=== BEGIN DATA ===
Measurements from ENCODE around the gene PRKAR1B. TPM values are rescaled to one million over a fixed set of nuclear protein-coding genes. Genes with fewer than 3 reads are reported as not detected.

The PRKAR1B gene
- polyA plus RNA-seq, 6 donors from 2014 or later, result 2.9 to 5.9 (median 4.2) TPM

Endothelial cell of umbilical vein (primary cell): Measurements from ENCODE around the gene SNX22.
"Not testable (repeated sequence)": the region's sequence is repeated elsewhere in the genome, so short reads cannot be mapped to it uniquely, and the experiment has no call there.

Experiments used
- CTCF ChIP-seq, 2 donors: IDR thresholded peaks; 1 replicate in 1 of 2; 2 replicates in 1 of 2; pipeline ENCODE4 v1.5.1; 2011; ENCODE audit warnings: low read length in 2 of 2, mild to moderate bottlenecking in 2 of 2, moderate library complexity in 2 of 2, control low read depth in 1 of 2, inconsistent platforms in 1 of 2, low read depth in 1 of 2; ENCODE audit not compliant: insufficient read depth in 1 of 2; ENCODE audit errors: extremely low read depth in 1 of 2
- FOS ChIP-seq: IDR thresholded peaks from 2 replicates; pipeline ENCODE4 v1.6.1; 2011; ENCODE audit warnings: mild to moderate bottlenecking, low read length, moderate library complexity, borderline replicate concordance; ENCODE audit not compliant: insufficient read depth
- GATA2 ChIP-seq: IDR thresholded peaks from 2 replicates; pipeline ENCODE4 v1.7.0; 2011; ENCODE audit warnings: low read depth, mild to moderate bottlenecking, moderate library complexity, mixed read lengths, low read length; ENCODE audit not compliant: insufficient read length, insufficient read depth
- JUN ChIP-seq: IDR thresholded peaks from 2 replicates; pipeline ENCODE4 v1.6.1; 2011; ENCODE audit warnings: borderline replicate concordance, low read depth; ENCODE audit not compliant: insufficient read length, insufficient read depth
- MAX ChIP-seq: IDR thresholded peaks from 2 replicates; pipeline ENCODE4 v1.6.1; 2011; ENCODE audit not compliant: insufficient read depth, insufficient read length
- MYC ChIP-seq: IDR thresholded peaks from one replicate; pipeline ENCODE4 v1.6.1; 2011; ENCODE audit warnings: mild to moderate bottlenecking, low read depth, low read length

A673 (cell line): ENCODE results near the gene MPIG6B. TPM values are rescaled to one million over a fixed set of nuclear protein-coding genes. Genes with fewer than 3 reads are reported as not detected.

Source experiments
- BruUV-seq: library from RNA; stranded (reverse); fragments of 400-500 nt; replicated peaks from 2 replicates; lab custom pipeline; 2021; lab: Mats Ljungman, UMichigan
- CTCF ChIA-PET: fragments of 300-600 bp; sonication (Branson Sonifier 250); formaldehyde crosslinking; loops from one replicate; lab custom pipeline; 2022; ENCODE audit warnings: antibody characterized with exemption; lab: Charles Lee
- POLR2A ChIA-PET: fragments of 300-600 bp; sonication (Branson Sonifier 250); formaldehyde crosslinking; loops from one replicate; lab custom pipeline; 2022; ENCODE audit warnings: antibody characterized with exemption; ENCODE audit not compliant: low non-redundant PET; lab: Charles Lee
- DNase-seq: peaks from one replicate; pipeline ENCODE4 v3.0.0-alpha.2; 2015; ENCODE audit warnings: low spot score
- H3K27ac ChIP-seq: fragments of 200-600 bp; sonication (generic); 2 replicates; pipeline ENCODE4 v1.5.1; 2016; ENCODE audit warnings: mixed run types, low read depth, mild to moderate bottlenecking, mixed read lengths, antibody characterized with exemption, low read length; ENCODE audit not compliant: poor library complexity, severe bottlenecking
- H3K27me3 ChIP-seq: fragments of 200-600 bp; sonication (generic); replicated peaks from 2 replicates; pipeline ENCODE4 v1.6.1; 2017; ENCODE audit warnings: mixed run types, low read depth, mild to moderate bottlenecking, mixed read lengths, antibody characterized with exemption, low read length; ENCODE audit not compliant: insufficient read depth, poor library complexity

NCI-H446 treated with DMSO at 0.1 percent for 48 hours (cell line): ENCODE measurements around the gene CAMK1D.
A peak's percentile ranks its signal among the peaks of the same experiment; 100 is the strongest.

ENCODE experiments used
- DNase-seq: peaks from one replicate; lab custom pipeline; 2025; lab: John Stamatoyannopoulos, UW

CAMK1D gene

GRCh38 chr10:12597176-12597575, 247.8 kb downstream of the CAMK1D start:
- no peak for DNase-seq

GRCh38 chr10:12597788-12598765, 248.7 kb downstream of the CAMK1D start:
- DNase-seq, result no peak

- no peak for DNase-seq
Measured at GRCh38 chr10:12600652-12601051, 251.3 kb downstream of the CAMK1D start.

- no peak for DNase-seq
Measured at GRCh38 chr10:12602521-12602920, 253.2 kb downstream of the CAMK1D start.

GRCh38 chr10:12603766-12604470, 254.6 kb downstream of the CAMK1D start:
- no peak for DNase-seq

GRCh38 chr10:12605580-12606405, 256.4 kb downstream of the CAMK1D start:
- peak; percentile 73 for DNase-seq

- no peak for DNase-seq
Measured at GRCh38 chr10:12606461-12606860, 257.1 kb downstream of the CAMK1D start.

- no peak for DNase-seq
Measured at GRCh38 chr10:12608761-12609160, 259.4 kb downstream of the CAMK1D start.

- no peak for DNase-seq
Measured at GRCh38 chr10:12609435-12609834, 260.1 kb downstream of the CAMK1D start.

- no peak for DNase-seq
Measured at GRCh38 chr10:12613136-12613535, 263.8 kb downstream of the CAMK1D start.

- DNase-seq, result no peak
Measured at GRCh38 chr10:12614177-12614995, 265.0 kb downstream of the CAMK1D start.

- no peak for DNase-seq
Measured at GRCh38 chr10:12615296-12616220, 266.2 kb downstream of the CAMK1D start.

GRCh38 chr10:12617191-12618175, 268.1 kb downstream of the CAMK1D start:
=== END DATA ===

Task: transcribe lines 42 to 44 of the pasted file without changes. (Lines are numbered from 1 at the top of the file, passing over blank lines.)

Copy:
- no peak for DNase-seq
Measured at GRCh38 chr10:12609435-12609834, 260.1 kb downstream of the CAMK1D start.

- no peak for DNase-seq